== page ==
Wichita snow-removal crews will work around the clock through the weekend to get streets ready for schools that could be open Monday, a city official said Friday morning.
So far, crews have taken more than 500 dump-truck loads of snow from the downtown and Delano areas to a pile near Second and McLean, said Joe Pajor, deputy director of public works and utilities. There is not enough room in the downtown area to store that amount of snow without taking up parking spaces and hampering traffic flow, Pajor said.
In a briefing for news media, he gave this status report: Street crews made significant progress overnight. Arterial streets remain slick in places; some streets still need to be treated with sand and salt. Pajor urged motorists to continue to drive at slower speeds, increase following distances and avoid braking when possible. Residential streets remain snow-packed, but travel over them has improved driving conditions.
Pajor reminded residents that an ordinance requires them to keep public sidewalks clear of snow and ice in front of their homes or abutting their homes for pedestrians’ safety. Otherwise, residents could face a fine or could face liability, Pajor said.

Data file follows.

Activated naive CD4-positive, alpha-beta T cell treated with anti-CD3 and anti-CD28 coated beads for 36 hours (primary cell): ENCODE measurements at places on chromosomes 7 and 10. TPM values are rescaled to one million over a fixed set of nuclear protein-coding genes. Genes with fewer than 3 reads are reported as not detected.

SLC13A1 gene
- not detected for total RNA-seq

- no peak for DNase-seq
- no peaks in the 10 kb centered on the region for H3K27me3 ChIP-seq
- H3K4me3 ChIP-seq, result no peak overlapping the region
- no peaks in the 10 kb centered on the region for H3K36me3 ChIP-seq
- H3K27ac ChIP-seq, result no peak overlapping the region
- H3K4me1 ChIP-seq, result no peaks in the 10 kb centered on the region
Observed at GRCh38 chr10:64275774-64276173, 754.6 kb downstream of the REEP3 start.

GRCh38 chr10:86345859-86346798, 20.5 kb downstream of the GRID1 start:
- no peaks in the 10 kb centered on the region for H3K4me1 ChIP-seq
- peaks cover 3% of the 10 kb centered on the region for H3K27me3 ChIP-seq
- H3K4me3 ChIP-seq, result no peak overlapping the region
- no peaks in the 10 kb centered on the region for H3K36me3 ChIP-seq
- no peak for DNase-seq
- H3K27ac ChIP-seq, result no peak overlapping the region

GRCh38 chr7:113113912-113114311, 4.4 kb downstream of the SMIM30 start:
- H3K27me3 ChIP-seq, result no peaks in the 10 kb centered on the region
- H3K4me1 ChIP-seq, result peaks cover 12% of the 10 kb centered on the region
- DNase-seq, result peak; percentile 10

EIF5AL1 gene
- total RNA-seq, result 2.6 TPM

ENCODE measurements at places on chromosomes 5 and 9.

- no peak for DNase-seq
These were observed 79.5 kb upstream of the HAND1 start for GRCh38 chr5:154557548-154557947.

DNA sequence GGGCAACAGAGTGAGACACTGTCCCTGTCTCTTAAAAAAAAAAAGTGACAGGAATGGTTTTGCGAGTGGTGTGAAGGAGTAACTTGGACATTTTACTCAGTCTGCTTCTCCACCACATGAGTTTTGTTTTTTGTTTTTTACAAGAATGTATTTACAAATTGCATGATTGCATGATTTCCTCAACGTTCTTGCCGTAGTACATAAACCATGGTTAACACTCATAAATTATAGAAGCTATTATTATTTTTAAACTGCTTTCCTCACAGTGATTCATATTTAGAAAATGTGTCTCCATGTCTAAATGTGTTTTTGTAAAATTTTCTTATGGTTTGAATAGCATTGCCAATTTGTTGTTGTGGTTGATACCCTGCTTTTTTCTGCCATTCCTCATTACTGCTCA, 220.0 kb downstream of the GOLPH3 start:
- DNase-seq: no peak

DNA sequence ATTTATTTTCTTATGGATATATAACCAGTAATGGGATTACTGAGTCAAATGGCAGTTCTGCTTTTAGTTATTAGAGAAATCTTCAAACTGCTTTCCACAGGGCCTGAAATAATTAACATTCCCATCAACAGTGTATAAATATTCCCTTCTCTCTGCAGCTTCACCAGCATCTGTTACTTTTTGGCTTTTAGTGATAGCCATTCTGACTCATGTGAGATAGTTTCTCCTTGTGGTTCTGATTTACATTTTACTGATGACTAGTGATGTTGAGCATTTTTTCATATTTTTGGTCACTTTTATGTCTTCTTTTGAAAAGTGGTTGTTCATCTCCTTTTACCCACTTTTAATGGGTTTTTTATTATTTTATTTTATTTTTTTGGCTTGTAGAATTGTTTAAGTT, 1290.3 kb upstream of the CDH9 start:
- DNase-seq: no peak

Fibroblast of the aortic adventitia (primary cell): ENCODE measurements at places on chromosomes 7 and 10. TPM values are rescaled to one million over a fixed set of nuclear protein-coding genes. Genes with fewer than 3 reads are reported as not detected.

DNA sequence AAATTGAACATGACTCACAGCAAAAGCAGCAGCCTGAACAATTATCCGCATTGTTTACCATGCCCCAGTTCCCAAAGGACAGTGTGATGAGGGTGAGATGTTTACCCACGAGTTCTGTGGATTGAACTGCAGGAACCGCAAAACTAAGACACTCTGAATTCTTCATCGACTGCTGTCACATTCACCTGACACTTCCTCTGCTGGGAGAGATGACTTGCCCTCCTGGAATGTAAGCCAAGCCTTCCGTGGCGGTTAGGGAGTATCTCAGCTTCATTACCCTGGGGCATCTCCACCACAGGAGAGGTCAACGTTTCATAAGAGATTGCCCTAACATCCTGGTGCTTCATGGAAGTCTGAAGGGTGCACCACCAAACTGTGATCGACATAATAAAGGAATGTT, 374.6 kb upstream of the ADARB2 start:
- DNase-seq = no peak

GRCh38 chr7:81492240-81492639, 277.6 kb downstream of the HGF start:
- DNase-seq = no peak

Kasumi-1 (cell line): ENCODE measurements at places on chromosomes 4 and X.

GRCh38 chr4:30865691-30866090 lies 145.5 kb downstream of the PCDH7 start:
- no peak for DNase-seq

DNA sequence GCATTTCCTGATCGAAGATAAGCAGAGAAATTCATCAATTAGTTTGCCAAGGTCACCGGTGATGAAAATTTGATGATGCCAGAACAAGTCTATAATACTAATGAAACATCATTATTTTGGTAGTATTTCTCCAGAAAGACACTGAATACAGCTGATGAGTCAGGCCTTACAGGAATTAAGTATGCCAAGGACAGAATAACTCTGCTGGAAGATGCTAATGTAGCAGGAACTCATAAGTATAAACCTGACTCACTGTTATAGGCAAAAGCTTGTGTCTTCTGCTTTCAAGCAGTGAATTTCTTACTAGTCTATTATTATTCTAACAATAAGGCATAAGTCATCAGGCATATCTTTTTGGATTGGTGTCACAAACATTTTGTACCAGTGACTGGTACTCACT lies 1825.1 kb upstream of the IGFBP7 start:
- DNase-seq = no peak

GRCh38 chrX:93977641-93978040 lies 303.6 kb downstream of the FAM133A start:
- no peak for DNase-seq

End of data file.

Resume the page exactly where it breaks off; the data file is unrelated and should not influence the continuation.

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Pajor thanked city workers for their hard work in clearing streets of what was the second-largest snowfall in the city’s recorded history.
Crews focus on emergency routes and arterial streets first, then secondary streets and school routes, Pajor said. Residential streets, except those near schools, are not cleared because doing so would block driveways and parked cars, Pajor said.
Crews could face more snow Monday, but so far the forecast doesn’t call for as much as fell this week, Pajor said.
Officials will be deciding whether to continue using private contractors Friday night to supplement city crews.
The city is re-ordering salt and sand for street treatment, and although supplies are low, the city doesn’t expect to run out, Pajor said.
Police Lt. Doug Nolte said very few accidents were reported overnight. It appeared that the public heeded warnings and avoided travel on treacherous streets. “Wichitans were prepared,” he said.